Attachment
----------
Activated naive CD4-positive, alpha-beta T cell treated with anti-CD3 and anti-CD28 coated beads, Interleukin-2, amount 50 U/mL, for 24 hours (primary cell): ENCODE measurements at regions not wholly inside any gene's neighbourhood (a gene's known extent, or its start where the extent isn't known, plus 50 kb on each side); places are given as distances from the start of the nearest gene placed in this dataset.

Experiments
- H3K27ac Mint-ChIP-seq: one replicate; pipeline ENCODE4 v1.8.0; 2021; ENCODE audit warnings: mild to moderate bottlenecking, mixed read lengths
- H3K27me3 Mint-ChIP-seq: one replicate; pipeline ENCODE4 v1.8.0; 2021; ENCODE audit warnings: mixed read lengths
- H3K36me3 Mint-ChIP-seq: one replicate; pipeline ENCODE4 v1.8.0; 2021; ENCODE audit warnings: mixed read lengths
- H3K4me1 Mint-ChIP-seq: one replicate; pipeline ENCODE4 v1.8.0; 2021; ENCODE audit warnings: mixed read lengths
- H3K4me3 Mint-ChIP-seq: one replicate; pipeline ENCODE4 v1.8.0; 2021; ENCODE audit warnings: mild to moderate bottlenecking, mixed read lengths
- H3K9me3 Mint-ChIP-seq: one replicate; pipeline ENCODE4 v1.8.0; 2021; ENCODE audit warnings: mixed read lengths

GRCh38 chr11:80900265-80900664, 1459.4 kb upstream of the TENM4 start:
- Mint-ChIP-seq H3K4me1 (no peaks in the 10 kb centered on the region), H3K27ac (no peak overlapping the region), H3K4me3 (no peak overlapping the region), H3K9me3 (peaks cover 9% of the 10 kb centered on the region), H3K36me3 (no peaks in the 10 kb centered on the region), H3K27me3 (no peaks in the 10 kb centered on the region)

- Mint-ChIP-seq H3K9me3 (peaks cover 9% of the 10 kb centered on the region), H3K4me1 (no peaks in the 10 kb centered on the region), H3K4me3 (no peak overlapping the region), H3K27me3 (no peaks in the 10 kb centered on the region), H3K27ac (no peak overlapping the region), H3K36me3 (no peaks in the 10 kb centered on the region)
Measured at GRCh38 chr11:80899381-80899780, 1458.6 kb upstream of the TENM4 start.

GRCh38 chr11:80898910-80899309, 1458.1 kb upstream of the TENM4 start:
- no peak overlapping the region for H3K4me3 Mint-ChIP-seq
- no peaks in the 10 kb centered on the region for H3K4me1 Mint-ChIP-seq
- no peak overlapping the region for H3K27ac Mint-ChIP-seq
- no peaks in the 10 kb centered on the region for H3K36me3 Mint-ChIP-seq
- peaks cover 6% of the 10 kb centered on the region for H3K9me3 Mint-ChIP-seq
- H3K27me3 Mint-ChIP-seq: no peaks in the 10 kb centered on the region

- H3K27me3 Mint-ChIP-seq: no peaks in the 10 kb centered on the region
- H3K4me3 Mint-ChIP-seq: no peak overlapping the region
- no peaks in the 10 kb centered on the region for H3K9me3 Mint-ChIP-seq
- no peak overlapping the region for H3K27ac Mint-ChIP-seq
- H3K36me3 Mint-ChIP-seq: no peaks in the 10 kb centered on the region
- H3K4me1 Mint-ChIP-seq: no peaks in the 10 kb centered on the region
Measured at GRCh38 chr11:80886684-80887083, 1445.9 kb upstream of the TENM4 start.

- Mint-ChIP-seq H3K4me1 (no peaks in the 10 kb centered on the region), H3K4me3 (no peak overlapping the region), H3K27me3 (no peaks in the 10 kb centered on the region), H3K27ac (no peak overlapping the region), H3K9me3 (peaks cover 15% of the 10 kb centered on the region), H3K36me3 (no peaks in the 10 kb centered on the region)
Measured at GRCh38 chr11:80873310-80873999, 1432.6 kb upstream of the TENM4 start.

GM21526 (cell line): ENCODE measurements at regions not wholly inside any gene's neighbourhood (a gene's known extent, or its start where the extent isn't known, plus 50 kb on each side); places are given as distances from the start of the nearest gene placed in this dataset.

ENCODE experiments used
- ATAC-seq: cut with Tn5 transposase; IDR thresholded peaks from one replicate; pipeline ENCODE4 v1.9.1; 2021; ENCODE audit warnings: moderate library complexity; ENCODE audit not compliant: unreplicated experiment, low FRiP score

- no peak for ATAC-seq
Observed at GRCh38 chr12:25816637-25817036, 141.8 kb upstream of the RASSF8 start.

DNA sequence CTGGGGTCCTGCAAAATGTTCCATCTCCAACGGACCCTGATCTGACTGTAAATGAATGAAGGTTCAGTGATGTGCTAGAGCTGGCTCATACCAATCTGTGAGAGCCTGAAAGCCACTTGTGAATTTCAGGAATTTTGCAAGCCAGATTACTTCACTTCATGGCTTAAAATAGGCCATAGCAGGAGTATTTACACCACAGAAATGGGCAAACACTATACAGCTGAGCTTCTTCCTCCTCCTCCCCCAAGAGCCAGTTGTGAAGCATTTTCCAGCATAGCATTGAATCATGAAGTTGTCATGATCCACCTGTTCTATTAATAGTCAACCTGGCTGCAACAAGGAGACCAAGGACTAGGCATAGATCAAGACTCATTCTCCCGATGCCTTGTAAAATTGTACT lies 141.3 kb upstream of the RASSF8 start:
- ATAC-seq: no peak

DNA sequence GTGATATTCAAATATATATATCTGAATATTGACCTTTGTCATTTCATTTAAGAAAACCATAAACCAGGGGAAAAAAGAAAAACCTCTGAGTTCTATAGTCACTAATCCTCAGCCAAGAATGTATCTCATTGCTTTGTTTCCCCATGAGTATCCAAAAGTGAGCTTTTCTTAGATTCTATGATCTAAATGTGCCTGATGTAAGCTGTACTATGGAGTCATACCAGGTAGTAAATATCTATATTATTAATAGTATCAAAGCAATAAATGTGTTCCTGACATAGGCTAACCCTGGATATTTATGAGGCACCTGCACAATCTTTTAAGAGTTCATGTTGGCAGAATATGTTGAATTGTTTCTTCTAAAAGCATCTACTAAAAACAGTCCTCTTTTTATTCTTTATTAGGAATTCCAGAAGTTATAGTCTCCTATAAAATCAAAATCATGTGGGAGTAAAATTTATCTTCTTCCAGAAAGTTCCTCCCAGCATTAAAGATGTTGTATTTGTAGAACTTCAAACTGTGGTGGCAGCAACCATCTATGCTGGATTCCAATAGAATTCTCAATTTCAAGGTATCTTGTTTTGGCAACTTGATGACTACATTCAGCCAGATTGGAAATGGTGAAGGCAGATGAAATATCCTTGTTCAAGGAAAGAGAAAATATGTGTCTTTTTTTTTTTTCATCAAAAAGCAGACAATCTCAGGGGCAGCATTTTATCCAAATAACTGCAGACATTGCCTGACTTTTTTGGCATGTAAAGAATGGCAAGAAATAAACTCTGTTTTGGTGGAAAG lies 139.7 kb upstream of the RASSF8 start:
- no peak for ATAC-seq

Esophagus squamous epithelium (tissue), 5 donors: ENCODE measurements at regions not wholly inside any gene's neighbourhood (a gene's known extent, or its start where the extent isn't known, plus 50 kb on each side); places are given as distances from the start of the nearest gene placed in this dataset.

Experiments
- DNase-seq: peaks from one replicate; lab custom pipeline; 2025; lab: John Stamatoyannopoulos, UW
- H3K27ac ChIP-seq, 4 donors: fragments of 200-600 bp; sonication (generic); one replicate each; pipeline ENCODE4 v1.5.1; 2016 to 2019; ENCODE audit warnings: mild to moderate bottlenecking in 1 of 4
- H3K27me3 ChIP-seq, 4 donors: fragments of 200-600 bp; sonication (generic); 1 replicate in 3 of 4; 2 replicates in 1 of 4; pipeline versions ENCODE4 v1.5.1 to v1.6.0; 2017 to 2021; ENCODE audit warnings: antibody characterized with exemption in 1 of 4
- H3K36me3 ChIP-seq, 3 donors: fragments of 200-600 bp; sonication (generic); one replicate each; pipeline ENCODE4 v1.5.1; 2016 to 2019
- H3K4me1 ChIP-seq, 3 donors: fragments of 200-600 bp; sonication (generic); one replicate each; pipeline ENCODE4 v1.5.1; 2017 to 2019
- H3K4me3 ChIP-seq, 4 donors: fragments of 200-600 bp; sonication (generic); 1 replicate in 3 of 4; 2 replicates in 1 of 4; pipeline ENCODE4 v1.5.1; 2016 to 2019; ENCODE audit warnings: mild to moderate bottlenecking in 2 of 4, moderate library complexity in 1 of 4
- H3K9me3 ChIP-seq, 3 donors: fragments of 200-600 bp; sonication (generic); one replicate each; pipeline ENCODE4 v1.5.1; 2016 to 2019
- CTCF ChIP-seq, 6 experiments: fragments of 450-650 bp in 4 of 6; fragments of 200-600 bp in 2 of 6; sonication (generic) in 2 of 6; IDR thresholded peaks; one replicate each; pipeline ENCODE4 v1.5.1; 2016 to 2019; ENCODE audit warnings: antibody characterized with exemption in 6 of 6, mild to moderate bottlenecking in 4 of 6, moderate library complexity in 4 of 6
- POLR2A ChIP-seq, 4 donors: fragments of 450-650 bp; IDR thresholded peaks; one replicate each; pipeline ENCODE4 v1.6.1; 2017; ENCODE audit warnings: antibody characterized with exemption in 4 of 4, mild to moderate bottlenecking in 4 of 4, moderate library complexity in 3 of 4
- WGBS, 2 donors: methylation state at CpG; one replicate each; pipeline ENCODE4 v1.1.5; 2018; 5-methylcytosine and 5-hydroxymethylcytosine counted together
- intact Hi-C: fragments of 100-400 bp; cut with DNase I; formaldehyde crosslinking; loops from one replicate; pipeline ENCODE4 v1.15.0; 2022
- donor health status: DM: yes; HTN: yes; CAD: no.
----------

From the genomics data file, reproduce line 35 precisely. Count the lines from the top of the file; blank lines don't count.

- ATAC-seq: no peak